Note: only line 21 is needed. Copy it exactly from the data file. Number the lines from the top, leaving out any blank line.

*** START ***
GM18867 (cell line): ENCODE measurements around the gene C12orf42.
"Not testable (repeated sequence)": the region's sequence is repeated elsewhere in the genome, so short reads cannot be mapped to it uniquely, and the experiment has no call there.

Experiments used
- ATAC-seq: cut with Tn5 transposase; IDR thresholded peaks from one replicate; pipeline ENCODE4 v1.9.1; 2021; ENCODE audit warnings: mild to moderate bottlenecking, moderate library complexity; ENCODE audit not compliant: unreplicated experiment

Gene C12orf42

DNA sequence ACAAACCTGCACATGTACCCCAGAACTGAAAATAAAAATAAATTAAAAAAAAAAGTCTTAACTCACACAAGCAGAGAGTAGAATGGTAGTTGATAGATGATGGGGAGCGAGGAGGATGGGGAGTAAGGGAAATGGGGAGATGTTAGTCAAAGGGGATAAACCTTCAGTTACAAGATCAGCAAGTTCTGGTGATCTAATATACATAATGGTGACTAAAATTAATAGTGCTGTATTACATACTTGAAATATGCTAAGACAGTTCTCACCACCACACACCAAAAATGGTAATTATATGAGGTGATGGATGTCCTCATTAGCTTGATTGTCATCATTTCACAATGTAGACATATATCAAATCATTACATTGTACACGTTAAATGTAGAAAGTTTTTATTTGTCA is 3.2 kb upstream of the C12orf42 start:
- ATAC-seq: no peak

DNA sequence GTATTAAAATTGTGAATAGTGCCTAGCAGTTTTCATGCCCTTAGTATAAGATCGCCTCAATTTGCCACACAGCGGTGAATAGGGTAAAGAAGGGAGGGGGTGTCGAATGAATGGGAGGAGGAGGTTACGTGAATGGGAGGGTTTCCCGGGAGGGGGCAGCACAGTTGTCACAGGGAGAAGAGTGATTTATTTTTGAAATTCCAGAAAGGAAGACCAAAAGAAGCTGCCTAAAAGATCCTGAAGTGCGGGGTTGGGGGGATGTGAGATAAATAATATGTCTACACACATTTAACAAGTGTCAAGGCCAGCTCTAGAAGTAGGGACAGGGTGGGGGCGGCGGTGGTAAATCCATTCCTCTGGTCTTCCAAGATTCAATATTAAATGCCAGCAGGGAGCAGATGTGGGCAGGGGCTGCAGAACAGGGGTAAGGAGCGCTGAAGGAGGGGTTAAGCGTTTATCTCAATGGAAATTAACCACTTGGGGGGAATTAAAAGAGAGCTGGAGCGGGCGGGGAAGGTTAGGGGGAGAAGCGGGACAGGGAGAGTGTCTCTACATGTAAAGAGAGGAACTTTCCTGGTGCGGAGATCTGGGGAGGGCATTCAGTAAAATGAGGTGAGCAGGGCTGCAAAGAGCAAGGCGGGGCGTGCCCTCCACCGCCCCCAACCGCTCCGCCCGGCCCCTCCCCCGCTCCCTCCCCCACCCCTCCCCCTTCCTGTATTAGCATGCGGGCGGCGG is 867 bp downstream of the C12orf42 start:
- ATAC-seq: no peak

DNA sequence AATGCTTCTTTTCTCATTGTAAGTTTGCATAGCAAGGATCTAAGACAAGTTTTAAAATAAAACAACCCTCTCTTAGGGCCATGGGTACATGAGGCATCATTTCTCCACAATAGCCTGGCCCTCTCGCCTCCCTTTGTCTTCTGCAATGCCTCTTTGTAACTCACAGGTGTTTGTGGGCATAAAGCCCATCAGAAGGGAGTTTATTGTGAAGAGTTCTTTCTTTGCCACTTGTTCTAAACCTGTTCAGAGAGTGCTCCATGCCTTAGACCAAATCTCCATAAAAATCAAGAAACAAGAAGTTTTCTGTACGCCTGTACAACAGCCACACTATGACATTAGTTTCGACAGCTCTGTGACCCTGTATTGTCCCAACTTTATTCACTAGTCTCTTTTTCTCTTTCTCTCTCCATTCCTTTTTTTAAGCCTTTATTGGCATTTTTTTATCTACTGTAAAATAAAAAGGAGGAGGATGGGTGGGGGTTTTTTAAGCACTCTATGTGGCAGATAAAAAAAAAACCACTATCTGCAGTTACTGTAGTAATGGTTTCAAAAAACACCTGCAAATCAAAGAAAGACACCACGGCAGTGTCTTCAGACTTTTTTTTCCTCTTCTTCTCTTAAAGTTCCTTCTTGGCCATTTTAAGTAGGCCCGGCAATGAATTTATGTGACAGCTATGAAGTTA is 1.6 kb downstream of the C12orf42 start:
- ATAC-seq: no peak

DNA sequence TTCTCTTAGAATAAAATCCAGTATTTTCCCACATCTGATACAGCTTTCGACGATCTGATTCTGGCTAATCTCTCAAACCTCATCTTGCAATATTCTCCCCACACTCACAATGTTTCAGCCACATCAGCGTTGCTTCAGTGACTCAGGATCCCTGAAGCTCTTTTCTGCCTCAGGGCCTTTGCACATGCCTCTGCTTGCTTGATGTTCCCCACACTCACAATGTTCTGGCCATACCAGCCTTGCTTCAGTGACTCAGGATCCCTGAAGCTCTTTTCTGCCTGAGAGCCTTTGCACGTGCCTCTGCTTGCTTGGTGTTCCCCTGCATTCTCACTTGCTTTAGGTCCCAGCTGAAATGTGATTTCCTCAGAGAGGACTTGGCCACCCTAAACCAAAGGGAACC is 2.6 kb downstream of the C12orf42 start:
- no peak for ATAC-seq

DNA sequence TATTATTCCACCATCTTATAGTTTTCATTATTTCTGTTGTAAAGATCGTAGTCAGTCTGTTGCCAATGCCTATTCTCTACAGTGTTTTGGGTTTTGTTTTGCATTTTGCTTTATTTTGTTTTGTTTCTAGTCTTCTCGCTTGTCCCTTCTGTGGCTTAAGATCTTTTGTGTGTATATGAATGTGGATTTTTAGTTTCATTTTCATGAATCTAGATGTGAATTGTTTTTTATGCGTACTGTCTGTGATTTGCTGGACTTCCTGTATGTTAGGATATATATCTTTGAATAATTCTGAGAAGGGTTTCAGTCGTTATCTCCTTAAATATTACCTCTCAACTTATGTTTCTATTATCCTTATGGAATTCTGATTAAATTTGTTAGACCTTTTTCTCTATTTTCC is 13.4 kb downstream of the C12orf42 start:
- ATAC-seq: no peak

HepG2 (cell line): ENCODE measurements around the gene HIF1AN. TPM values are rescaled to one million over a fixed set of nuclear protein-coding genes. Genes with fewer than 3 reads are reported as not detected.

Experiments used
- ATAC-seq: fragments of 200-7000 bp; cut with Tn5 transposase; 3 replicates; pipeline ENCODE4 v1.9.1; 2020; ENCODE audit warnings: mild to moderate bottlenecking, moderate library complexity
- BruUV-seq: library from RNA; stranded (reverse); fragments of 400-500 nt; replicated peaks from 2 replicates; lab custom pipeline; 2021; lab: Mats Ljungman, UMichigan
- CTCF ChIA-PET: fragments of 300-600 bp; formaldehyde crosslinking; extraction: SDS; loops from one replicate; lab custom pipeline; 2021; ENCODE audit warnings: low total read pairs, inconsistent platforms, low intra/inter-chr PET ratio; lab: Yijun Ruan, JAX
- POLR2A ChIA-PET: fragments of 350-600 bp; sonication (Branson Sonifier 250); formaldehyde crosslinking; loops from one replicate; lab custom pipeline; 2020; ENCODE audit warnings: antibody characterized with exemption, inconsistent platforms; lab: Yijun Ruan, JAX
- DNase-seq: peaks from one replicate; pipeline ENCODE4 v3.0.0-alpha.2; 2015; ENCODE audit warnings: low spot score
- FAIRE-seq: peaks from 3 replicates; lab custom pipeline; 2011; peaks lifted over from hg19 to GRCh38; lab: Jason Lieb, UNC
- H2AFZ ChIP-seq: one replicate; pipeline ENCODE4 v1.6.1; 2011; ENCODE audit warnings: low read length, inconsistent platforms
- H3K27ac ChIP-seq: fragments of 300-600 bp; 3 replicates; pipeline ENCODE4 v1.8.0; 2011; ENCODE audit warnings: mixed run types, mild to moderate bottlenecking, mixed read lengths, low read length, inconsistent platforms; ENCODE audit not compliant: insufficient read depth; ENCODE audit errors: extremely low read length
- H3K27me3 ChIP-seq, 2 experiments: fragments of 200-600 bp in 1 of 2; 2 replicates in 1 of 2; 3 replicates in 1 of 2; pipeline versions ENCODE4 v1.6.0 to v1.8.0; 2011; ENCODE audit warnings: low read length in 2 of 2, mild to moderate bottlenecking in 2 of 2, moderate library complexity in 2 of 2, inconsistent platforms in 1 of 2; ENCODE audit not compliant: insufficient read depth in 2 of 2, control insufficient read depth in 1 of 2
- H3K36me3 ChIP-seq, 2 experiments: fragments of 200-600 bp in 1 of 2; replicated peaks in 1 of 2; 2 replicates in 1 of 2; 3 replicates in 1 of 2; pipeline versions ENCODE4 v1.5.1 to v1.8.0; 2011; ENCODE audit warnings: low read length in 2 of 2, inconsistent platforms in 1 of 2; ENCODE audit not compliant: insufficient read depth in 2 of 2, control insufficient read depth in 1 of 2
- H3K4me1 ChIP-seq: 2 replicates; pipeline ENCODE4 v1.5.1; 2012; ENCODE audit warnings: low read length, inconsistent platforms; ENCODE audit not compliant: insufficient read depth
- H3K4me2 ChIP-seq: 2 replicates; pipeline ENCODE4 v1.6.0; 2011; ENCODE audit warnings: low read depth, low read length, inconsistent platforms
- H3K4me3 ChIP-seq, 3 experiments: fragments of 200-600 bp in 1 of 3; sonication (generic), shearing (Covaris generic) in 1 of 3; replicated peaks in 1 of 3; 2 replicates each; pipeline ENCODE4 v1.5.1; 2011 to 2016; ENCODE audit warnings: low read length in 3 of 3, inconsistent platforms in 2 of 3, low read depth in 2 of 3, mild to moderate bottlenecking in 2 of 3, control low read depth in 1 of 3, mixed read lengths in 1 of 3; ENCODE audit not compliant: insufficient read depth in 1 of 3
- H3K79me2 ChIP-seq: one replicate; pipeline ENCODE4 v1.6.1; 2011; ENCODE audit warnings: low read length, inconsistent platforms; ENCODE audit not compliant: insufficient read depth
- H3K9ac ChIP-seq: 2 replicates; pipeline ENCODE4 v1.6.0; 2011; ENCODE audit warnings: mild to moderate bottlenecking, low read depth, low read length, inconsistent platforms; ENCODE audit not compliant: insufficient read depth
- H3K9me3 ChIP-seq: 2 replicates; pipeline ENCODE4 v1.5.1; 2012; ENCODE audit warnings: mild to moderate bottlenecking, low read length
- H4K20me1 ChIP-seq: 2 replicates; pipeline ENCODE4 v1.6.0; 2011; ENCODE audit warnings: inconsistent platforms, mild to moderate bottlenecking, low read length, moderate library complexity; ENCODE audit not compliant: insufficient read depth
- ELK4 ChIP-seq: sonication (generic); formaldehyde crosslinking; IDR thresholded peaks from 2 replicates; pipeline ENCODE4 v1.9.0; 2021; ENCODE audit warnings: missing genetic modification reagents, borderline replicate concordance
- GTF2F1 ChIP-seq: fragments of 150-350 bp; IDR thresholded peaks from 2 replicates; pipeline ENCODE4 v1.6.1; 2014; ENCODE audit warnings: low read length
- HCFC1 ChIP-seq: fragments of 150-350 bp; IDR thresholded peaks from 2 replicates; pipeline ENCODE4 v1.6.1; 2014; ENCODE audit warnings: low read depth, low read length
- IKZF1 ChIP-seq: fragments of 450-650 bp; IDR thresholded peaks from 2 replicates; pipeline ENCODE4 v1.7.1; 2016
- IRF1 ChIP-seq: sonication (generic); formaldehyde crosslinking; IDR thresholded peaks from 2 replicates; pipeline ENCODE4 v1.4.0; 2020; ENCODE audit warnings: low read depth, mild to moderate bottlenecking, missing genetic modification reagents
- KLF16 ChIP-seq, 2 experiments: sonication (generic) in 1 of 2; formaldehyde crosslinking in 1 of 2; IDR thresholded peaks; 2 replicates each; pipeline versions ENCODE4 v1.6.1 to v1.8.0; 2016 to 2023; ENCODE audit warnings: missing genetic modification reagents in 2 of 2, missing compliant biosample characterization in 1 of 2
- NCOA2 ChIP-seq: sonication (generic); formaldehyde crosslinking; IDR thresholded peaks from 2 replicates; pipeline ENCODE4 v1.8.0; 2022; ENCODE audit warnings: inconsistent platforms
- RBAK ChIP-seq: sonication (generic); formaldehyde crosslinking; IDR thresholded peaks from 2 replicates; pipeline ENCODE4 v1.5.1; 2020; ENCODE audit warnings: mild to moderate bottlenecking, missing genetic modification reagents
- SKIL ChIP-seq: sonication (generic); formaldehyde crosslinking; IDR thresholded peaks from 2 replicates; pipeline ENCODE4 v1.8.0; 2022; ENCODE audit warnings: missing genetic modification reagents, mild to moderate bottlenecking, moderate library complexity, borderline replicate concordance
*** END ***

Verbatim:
- POLR2A ChIA-PET: fragments of 350-600 bp; sonication (Branson Sonifier 250); formaldehyde crosslinking; loops from one replicate; lab custom pipeline; 2020; ENCODE audit warnings: antibody characterized with exemption, inconsistent platforms; lab: Yijun Ruan, JAX